Immigration deja vu

    Do you know that great film where the guy finds himself repeating the same day over and over again? It came to mind yesterday, when President Obama trekked to Texas to talk up immigration reform.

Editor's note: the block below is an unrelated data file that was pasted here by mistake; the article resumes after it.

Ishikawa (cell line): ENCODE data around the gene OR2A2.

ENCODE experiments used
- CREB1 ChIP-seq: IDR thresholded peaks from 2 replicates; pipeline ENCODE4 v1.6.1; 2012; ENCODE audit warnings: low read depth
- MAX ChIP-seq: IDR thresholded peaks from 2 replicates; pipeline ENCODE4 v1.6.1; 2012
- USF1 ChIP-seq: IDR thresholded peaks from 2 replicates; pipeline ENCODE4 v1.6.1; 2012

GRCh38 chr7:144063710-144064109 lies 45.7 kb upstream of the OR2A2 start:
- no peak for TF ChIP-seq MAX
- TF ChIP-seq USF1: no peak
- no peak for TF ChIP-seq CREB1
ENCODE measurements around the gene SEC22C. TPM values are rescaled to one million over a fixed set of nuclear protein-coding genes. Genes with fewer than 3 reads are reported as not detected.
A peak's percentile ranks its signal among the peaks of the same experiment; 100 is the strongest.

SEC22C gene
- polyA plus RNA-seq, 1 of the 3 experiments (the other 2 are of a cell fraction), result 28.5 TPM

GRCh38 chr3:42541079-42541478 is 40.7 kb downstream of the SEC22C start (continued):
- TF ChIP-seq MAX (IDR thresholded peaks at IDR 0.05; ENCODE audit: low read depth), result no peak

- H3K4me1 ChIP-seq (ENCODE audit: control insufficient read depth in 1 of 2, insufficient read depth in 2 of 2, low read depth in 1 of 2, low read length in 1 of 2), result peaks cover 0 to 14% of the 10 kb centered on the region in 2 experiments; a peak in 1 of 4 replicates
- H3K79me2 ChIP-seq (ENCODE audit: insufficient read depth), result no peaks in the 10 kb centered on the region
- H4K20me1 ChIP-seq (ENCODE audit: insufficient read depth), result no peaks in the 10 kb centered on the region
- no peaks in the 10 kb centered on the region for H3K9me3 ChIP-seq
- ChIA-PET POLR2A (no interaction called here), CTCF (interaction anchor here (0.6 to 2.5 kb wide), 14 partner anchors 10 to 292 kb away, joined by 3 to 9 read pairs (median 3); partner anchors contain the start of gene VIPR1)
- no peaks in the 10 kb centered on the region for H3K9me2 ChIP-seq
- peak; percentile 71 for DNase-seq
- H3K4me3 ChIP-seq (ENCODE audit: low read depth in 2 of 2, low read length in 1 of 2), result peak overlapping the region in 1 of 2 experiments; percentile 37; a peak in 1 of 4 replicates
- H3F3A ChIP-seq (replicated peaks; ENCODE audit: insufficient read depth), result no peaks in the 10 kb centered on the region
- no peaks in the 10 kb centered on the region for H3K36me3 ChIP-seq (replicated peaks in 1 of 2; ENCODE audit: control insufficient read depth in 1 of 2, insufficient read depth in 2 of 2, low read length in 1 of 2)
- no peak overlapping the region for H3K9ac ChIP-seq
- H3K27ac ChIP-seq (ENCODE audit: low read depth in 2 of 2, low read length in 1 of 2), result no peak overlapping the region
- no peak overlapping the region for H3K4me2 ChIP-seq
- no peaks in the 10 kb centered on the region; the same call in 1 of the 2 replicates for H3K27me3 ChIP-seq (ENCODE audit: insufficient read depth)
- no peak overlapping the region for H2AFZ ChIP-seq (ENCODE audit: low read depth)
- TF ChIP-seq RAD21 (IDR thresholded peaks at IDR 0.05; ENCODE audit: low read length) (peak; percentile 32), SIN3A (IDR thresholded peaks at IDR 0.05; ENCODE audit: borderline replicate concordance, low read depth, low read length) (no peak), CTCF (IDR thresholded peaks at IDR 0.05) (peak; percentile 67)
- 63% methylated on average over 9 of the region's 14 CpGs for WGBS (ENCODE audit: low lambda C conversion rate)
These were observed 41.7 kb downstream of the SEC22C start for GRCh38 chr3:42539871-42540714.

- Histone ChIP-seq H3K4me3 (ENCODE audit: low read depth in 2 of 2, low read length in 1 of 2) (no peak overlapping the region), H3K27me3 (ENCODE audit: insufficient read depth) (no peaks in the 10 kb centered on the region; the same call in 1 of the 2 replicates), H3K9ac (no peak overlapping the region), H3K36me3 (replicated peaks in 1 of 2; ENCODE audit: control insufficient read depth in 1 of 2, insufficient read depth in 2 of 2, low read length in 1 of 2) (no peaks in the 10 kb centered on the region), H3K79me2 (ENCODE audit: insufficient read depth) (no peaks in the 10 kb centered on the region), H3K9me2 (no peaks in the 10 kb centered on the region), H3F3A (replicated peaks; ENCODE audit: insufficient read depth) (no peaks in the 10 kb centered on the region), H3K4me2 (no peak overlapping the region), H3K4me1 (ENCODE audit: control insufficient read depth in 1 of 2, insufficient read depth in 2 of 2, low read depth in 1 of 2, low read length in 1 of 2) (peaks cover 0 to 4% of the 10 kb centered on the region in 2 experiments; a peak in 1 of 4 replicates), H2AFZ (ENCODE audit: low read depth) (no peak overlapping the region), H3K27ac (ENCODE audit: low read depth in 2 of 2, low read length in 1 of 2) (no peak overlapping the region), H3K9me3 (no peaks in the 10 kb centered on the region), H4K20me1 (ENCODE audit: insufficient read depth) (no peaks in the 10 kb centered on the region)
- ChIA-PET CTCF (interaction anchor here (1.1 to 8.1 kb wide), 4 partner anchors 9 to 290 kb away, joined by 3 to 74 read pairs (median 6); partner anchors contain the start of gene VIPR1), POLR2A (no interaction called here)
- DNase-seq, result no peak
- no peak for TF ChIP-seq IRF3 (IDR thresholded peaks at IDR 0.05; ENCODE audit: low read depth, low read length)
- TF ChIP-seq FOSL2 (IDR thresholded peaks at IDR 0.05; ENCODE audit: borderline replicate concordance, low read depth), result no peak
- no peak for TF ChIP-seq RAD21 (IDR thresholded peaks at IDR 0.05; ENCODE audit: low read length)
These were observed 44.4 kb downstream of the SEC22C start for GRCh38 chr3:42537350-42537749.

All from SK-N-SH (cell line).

This event was classic Groundhog Day. Obama’s aides said it was time to “create a pathway” for reform, even though the president wasn’t proposing an actual bill. That sure sounded familiar. One year ago, Senate Democrats offered “a conceptual proposal” for reform, without proposing an actual bill.Yesterday, the president rightly complained that there has been “a lot of blame and a lot of politics and a lot of ugly rhetoric around immigration.” One year ago, he complained that immigration “generates a lot of emotions, and the politics are difficult.”In other words, it was politically impossible to enact comprehensive immigration reform in 2010 (a path to citizenship for illegals, coupled with tough border security measures) – and it’s politically impossible to do it now.And since Obama won’t be able to sign anything into law, all he can do is talk about it. As he said one year ago, “I’ve been unwavering in saying what we need to do.” As he said yesterday, “I’m going to do my part to lead a constructive and civil debate on these issues.”In the absence of any policy breakthrough, he’ll just work on the politics. Latino voters are crucial to his ’12 re-election prospects – particularly in swing states such as Nevada, New Mexico, Colorado, Florida, and Virginia – and in essence he wants to be able to tell them, “Look, folks, I’ve tried repeatedly to deliver immigration reform, but if we don’t get it, don’t blame me. Blame the Republicans for blocking it.”The Republican right indeed deserves much of the blame. George W. Bush, John McCain, and Lindsey Graham were vocal immigration reform advocates as recently as 2006 – Obama acknowledged this yesterday when he said that “we’ve seen good faith efforts from leaders of both parties” – but they were thwarted by conservative lawmakers and the angry white party base. President Bush gave up the fight, and McCain caved so badly that he morphed into a “complete the dang fence” right-winger. Senate Republicans have been saying No ever since; last year, they even nixed a modest plan that would have helped foreign college students gain legal status and remain in America. (As Obama lamented yesterday, “Instead of training entrepreneurs to stay here, we train them to create jobs for our competition.”)Republicans have long contended that path-to-citizenship reform should stay off the table at least until the borders were more secure. But even though Obama has sharply ramped up border enforcement and forced a record number of deportations (400,000 in each of the last two years) – to the point of angering many of his Latino supporters – Republicans, predictably, still refuse to budge.As Obama remarked yesterday, “There are still going to be some who are trying to move the goal posts on us one more time. You know, they said we needed to triple the Border Patrol. Or now they’re going to say we need to quadruple the Border Patrol. Or they’ll want a higher fence. Maybe they’ll need a moat. Maybe they want alligators in the moat. They’ll never be satisfied.”True that. But it’s also true that immigration reform remains a tough sell to independent swing voters – and Obama in 2012 will need them as well. He tried to reach them yesterday by framing this issue in bread-and-butter terms – “one way to strengthen the middle class is to reform our immigration system, so that there is no longer a massive underground economy that exploits a cheap source of labor while depressing wages for everybody else” – but the fact is, the issue doesn’t resonate much beyond the Latino and liberal Democratic base…which is also why some centrist Democratic lawmakers have been resistant.According to a USA Today-Gallup poll conducted in January, 55 percent of Americans oppose passage of “a bill to give some illegal immigrants living in the U.S. a path to legal status.” And it’s widely viewed as a low priority issue anyway. In mid-April, when the CBS/New York Times pollsters quizzed people on their most pressing concerns, 39 percent said “economy/jobs,” 15 percent said “budget deficit,” six percent said “health care,” five percent said “fuel costs”…and immigration reform didn’t even make the list. And when a recent Bloomberg poll specifically listed immigration reform as a priority option, only three percent of Americans chose it.Hence, Obama’s delicate dance. He won 67 percent of the Latino vote in 2008, and he’ll need a similar or greater percentage next year; accordingly, he wants credit for talking about reforms that he won’t be able to pass. Meanwhile, he’s telling the independent swing voters, who are indifferent about immigration reform, that his own interest is really driven by his desire to boost the economy. (He insisted yesterday, “Immigration reform is an economic imperative.”)So even as he assails the Republicans for playing politics with the issue, he has no choice but to play as well. In the absence of action, he’s stuck with rhetoric. Ideally, it would be nice if we didn’t have to wake up year after year to the same immigration story, if somehow (as in Groundhog Day) we could ultimately achieve a dramatic breakthrough, but, alas, life is often far more intractable than art.

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